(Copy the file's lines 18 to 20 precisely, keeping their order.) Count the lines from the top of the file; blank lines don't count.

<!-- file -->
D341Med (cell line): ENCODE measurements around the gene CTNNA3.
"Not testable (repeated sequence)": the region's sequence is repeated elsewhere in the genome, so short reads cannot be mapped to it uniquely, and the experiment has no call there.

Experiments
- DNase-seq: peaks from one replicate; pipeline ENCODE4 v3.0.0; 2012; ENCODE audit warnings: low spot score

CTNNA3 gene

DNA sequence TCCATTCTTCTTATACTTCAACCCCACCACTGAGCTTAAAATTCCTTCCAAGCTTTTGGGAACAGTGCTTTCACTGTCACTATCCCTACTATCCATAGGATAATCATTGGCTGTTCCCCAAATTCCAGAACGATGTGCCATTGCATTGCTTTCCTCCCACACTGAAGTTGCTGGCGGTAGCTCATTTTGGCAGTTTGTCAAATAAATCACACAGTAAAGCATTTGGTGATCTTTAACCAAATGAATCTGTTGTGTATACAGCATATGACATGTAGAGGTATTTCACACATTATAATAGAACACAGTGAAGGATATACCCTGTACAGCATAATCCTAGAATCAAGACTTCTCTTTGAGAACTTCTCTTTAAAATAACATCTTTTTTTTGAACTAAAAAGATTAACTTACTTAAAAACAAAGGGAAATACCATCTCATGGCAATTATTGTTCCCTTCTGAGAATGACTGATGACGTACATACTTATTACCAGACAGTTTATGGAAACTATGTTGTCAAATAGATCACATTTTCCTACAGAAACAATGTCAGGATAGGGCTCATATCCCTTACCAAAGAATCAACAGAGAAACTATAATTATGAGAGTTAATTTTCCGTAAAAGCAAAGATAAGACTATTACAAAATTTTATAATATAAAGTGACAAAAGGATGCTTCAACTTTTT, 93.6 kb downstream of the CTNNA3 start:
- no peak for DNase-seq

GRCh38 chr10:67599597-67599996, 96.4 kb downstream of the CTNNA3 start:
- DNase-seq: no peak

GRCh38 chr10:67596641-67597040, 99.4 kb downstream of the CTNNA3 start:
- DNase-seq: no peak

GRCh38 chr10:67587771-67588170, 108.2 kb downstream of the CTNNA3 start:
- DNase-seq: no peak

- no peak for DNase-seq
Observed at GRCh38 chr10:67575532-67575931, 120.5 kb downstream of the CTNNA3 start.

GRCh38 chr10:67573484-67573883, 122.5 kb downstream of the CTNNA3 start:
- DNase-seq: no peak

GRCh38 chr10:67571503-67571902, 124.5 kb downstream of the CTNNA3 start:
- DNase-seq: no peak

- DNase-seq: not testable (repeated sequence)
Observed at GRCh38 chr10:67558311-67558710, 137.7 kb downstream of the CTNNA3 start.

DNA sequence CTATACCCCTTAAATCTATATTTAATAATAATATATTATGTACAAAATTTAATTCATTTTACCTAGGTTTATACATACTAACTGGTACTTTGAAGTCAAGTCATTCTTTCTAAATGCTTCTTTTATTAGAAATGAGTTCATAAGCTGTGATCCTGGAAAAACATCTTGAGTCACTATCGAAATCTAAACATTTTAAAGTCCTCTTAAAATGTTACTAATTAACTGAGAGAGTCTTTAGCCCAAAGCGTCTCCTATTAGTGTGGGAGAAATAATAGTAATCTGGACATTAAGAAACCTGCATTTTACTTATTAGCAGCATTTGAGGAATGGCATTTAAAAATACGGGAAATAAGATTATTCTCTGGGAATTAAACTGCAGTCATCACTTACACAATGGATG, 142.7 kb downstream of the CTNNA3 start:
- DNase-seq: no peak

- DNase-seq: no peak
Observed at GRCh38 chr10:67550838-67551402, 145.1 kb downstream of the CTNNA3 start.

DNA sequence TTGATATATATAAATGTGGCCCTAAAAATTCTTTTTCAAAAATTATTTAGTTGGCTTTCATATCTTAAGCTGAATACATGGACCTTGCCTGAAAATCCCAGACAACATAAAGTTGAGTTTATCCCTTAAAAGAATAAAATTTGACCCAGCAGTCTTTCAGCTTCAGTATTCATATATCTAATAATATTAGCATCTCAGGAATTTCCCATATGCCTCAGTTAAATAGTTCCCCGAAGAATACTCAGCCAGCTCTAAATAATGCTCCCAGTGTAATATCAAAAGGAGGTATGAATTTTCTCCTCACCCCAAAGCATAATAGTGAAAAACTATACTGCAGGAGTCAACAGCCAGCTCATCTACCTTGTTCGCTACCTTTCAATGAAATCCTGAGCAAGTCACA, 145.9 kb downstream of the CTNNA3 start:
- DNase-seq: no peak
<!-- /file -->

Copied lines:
GRCh38 chr10:67571503-67571902, 124.5 kb downstream of the CTNNA3 start:
- DNase-seq: no peak

- DNase-seq: not testable (repeated sequence)